Course Description This course will cover procedures applicable to the resolution of civil disputes, including conciliation, mediation, arbitration and judgment, together with the ethical obligations that lawyers bring to these procedures. Through problem solving and practical role plays students will be critically introduced to the nature of civil process in South Australian and Federal courts and the respective roles and responsibilities of parties (including their legal representatives), mediators, arbitrators and judges in commencing, continuing and conducting these processes. Particular topics of court adjudication under an adversary system will include: the cost of litigation; initiation and service of process and jurisdiction: joinder of parties and claims; the definition of issues through pleadings and admissions; obtaining evidence through disclosure, inspection and interrogatories and the limits imposed by privileges and immunities; interlocutory injunctions; pre-trial conferences; mediation; judgment without trial including settlement; the nature of judgment; rights of appeal; and the enforcement of judgments. Duties owed by lawyers to the law, the court, clients, other lawyers and the community will be considered in theory and in practice, both particularly in relation to dispute resolution and more generally, as well as the concept of professional misconduct and wider questions of a lawyer's personal ethics and conflicting duties and values.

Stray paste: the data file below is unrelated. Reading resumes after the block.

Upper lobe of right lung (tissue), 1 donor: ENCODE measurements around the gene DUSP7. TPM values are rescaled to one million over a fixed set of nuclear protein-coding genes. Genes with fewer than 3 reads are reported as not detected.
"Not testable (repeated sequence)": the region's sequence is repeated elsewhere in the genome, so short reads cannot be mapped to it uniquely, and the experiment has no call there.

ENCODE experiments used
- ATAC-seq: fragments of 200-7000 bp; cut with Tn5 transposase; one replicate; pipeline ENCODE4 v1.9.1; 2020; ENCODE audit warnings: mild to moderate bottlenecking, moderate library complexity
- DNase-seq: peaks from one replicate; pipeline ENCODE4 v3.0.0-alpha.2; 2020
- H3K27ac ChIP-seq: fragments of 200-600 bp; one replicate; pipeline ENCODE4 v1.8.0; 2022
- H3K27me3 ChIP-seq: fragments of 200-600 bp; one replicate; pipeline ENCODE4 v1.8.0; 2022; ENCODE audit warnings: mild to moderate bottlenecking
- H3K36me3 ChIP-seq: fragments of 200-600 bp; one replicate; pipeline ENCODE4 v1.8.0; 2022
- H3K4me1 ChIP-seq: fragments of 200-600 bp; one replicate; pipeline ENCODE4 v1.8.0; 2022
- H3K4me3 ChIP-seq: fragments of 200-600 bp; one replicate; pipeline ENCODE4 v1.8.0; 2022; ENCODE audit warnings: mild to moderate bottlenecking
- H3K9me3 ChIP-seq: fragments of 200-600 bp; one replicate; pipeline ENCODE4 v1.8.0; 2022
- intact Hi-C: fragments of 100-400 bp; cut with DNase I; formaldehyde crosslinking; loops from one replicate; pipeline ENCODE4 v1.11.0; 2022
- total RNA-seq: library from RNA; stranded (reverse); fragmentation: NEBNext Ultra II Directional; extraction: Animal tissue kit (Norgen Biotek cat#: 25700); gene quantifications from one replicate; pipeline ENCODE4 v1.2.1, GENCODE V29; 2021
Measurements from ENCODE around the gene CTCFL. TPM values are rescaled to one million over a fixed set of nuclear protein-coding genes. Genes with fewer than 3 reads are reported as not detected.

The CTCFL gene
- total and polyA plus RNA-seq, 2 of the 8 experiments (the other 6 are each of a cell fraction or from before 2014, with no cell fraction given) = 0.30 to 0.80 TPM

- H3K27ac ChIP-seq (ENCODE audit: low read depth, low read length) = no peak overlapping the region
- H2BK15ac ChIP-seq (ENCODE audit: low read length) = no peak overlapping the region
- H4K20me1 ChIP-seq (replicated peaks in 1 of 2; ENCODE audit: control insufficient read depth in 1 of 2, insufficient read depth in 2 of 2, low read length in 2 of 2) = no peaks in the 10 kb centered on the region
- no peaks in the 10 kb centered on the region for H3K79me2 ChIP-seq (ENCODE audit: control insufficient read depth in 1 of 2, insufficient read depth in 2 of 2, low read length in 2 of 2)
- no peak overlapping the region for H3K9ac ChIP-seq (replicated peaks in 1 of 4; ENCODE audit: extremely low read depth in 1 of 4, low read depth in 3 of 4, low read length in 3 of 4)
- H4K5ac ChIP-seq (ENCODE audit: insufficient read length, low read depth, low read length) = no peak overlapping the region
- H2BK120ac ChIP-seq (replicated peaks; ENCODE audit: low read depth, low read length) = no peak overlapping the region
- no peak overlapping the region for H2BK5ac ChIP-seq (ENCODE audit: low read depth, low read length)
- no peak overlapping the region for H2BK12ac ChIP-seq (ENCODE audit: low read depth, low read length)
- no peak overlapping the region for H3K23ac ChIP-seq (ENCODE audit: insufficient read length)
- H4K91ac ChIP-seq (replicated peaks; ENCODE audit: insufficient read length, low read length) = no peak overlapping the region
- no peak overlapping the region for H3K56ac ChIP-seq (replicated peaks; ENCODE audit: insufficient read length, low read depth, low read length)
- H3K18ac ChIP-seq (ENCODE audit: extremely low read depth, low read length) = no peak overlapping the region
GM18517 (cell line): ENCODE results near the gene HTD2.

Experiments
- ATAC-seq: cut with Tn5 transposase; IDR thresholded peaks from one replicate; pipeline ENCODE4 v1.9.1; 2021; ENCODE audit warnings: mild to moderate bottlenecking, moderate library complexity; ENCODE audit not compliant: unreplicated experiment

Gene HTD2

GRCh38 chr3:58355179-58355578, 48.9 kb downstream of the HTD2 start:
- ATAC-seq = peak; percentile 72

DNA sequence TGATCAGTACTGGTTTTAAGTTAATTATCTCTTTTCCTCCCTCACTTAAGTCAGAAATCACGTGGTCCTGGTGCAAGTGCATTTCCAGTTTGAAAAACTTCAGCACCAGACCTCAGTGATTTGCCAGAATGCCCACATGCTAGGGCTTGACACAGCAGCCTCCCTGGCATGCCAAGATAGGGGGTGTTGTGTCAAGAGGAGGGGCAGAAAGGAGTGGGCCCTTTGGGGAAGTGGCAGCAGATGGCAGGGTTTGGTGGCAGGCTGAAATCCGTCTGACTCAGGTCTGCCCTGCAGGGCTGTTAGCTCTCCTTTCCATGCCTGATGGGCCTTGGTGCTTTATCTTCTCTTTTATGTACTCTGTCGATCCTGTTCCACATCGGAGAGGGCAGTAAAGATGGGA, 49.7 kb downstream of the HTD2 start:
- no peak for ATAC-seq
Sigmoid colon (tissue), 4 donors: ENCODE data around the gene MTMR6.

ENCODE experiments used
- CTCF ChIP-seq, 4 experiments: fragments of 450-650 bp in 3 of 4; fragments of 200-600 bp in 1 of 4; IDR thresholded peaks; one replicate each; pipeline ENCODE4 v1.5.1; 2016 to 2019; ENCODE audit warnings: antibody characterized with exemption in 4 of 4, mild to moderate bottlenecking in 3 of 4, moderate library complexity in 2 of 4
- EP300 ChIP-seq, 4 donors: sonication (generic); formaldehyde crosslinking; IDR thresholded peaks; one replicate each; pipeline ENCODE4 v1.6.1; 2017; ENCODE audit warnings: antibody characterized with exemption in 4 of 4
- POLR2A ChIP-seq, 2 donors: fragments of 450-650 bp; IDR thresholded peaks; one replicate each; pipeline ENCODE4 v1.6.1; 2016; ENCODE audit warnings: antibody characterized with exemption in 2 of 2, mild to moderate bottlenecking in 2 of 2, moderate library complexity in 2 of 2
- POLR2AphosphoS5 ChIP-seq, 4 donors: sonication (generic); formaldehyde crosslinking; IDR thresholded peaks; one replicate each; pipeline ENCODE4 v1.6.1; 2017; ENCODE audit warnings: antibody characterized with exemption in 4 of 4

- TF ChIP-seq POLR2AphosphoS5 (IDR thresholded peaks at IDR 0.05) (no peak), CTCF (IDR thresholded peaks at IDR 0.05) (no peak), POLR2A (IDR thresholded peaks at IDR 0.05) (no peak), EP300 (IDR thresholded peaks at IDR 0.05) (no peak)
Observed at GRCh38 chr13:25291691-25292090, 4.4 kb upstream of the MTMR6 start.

Course Staff

    Course Coordinator: Ms Anne Hewitt

    This course is coordinated by Margaret Castles and Anne Hewitt.

    Margaret Castles
    Email: margaret.castles@adelaide.edu.au
    Phone: 8313 5572
    Office: 330 Ligertwood Building

    Anne Hewitt
    Email: anne.hewitt@adelaide.edu.au
    Phone: 8313 4453
    Office: 329 Ligertwood Building

    Contact information for other teachers in the course and contact times will be made available on MyUni.

    Course Timetable

    The full timetable of all activities for this course can be accessed from Course Planner.

    Lectures will commence in Week 1, and continue until Week 12. To accomodate public holidays some lectures will be provided online. There will also be 10 x 3 hours seminars during the semester  The seminars commence in week 2.  Additional optional workshops will be made available during the semester. Those workshops will provide opportunities for students to gain a deeper undertsanding of topics which are integral to interim assessments. Dates and details for all teaching events will be provided in early 2018.